[Date Prev][Date Next][Thread Prev][Thread Next][Date Index][Thread Index][Subject Index][Author Index]
Copeing with mammals
Article in Oct 1 2004 Science pp. 101...Van Valkenburgh et al. _Cope's
Rule, Hypercarnivory, and Extinction in NA Canids_ notes that consecutive
canid species get bigger and therefore predispose themselves to extinction.
This process resulted in the extinction of hesperocyonines and
But missing from the article is a discussion of why they move _out_ of the
smaller niche. I'm not sure why they ignore this question. Instead, they
settle for Cope's--somewhat Lamarckian--Rule. Lamarck posited that
each of today's organisms started in their own little evolutionary
pond...and they have been on their own separate escalator-like
evolutionary track ever since. Cope's Rule as applied to the dogs is
similar: mammals (particularly) start out small, experience an
ineluctable, clade-wide increase in size, and then, as if falling off the
end of a production line, become extinct.
I buy the idea that big creatures are more susceptible to extinction. I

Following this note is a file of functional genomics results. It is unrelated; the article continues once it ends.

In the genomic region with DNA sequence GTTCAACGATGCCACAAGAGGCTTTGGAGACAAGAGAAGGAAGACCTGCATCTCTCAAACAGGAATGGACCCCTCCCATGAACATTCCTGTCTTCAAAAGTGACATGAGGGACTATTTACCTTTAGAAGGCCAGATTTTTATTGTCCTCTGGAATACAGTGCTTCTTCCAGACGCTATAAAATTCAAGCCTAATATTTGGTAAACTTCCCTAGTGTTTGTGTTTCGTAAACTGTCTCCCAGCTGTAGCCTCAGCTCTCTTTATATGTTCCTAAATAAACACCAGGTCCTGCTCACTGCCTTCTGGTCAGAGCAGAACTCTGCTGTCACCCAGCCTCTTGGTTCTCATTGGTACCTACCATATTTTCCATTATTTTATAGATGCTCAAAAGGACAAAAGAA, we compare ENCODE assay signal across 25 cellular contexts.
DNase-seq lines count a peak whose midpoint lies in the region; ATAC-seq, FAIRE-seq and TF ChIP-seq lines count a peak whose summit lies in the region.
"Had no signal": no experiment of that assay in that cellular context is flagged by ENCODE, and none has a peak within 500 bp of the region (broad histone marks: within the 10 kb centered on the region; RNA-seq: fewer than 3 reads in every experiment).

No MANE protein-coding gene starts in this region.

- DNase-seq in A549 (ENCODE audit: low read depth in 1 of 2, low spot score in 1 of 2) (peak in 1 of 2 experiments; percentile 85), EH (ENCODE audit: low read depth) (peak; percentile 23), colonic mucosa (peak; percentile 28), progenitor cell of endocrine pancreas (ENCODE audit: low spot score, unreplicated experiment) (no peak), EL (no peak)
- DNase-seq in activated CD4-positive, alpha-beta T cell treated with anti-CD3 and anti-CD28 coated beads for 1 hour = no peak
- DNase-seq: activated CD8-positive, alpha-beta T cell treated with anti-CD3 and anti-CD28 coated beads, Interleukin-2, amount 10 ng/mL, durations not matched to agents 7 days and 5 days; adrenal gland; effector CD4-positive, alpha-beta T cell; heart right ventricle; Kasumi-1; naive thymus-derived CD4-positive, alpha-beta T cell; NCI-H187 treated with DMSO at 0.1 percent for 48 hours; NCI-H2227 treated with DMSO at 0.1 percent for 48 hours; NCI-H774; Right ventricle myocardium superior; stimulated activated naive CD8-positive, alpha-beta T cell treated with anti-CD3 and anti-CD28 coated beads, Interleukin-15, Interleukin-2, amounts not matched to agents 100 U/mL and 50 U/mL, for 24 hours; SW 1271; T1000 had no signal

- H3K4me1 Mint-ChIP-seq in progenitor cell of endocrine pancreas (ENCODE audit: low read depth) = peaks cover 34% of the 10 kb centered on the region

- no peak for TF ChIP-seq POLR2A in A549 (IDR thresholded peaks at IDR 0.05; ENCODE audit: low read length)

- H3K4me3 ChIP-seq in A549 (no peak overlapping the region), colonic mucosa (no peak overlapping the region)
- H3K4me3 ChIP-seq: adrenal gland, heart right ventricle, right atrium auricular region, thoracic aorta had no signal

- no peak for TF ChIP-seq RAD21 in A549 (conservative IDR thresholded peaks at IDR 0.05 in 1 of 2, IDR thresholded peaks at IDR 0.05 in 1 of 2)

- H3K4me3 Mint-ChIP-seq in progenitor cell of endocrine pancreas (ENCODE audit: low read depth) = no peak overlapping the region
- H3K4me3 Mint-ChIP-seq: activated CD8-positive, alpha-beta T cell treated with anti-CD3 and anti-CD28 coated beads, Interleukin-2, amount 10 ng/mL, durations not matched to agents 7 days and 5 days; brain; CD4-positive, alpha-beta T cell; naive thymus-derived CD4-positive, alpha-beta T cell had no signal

buy the ratchet: once a species is very big it is difficult to re-enter
the very small niche. I also buy the idea that there are advantages to
large size. But all these considerations don't make Cope's Rule a rule.
The article argues for increase in size, extinction, and _then_ a
replacement by other species. Their data (graph B and C on page
102) suggest a different mechanism. Hesperocyanines live comfortably in
the small niche for ten or more million years. They are then _replaced_
(either due to competition of predation) by borophagines. Indeed, if
tooth-length can be extrapolated to niche usage, at no time do the two
clades share a niche.
These data argue for a competition _for_ the small niche, not a romantic
force to get out of it.
Species don't say: "Adieu small niche...I gotta be big now". They are
squeezed out of it by other, more effective clades.
And it occurred to me that if a similar thing happened toward the end of
the Cretaceous...i.e., that small sub-clades of dinosaurs (birds) and
newly evolving mammal types squeezed other dinosaur and pterosaur out of
these niches and in effect pushed them into big-only niches...that this is
enough reason in itself to provide an extinction mechanism. In other
words, if a clade surrenders its small niche, it becomes extinct. Except,
of course, dinosaurs did not surrender the small niche and are in fact
still preeminent in it!